Patent Avenger Jason Schultz is back from the East and through his blog I found Assessment Technologies v. WIREdata, Inc., No. 03-2061, 7th Cir. November 25, 2003, a case "about the attempt of a copyright owner to use copyright law to block access to data that not only are neither copyrightable nor copyrighted but were not created or obtained by the copyright owner." Naturally I was intrigued.
Here's the opinion
Assessment Technologies (not to be confused with Religious Technology... heh heh) owns copyright on a program called Market Drive which arranges data collected by real estate assessors into multiple fields and tables in a database. WIREdata, owned by Multiple Listing Services, wants municipalities (which use Market Drive to assess properties for taxes) to provide them with the raw data in their Market Drive databases. WIREdata provides the data to real estate brokers. A Wisconsin law requires municipalities to provide this data to any person at the cost of copying it. AT, however considers the data, once it has passed in and out of a Market Drive database, to be a "derivative work" of the copyrighted software and sued to stop WIREdata from trying to enforce the Wisconsin "open records" law to get the data from its licensees. I am sad to say that the district court swallowed this line and issued a preliminary injunction. Fortunately the 7th Circuit corrected this problem. Read on.Judge Posner, writing for the Court, started with the issue of whether AT has a valid copyright and concluded that it does. There are many ways public domain real estate data can be arranged in a database, and Market Drive's structure is not so obvious or inevitable as to lack the originality required for copyright. But that does not mean that any collection of data that comes out of a Market Drive database is a "derivative work" under copyright law. A derivative work is a translation or other transformation of an original work and must itself contain minimum originality to be protectable. But "a work that merely copies uncopyrightable material is wholly unoriginal and the making of such a work is therefore not an infringement." This is all pretty basic, unless you're a lawyer for Bikram Choudhury.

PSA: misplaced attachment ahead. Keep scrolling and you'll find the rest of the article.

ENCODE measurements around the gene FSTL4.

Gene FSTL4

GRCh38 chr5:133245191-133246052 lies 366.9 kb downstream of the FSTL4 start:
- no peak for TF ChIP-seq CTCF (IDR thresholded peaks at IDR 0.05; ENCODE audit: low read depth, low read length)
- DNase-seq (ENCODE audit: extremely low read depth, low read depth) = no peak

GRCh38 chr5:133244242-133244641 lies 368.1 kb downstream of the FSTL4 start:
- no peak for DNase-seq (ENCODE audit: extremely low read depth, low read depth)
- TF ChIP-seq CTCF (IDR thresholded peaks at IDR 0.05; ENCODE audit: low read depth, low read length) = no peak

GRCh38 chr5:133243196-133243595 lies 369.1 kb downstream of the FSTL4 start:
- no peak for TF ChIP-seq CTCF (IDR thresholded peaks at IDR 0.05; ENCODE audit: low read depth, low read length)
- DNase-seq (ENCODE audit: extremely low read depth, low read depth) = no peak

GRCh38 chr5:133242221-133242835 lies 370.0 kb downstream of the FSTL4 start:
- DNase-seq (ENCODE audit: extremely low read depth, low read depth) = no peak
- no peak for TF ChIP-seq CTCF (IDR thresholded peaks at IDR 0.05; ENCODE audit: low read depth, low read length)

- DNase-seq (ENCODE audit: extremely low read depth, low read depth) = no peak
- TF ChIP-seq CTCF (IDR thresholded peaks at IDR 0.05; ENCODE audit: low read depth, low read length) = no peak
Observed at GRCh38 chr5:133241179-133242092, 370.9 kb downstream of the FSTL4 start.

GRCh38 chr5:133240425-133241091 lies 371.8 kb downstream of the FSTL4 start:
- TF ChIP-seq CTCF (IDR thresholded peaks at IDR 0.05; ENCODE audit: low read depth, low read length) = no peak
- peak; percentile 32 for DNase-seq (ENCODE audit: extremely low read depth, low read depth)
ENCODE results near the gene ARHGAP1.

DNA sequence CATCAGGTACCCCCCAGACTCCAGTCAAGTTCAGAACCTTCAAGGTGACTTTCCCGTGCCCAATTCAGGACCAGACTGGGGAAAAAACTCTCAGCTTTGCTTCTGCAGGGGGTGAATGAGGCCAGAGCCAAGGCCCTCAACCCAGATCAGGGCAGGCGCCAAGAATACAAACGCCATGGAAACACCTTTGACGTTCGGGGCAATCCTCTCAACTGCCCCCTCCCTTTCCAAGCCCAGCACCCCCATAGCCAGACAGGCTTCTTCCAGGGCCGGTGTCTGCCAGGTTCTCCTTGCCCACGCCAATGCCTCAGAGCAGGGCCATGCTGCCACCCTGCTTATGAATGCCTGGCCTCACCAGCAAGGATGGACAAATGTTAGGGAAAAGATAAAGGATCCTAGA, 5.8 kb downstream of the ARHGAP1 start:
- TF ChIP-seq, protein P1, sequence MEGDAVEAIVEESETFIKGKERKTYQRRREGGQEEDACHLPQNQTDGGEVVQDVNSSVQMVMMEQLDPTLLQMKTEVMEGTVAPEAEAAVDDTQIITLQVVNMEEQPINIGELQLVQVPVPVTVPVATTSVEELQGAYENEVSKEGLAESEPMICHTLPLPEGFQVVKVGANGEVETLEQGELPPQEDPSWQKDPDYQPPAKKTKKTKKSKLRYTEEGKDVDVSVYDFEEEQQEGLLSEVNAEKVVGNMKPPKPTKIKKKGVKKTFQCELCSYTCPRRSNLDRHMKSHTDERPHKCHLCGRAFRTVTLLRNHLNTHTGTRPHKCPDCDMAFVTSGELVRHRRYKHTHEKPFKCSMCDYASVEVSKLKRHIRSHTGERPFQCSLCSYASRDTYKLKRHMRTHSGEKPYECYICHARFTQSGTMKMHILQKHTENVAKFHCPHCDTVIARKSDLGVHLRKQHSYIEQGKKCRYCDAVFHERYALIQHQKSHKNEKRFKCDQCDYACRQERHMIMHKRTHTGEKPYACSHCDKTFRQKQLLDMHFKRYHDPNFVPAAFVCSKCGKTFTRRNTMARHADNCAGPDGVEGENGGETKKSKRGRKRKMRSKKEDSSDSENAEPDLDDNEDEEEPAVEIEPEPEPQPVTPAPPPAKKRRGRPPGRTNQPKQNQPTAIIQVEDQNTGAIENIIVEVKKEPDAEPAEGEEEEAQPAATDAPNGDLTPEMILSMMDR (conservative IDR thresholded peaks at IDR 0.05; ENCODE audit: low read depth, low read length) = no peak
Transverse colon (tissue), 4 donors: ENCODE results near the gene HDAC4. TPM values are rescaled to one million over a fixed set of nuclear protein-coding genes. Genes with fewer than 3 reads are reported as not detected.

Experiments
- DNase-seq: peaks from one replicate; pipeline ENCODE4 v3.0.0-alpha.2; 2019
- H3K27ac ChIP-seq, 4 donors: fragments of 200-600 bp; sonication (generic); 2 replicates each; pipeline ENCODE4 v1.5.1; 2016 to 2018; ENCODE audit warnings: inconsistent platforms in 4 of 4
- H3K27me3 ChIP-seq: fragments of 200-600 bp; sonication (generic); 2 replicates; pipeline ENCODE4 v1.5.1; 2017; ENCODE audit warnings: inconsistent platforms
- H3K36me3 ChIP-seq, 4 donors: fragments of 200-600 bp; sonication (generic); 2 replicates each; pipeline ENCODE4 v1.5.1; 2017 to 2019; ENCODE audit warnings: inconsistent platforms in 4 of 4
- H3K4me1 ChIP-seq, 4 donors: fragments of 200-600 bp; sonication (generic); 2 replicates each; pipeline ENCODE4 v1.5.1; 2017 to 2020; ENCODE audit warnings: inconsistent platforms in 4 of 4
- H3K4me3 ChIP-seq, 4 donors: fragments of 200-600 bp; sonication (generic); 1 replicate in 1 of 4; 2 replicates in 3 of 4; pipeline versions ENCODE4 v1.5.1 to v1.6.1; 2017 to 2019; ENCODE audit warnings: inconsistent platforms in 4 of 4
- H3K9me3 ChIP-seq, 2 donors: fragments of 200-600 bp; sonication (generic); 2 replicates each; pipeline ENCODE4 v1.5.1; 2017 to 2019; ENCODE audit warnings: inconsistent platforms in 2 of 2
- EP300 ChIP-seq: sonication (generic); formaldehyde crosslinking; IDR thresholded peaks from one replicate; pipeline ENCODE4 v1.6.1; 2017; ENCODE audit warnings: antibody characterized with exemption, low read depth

Now the opinion gets interesting. Judge Posner explains that AT would lose its copyright case even if the raw data were so entangled with the software that it could not be extracted without making a copy of the program, citing Sega v. Accolade. Copying the program to get at the data would be fair use. And if AT tried to circumvent the Court's decision by changing Market Drive to make it difficult for the municipalities to get out the raw data in fair use fashion, AT might be guilty of copyright misuse. The Constitution does not authorize Congress to create copyright in mere data. To try to use copyright in software to prevent municipalities from revealing their own data would likely be copyright misuse. Copyright misuse, like patent misuse, used to be merely a variety of antitrust, but is now free-standing. The argument "would be" that for a copyright owner to use an infringment suit to obtain property protection that copyright law clearly does not confer, hoping to force a settlement or defeat an opponent that may lack the resources to resist effectively is an abuse of process. After sharing these views with the reader, Judge Posner concludes that the Court "need not run this hare to the ground" because the data can be extracted without copying copyrighted software and is not a derivative work. But it's a fine hare to chase, and like Alice, I'm quite likely to jump down that rabbit hole myself.
The Center for Internet and Society at Stanford Law School is a leader in the study of the law and policy around the Internet and other emerging technologies.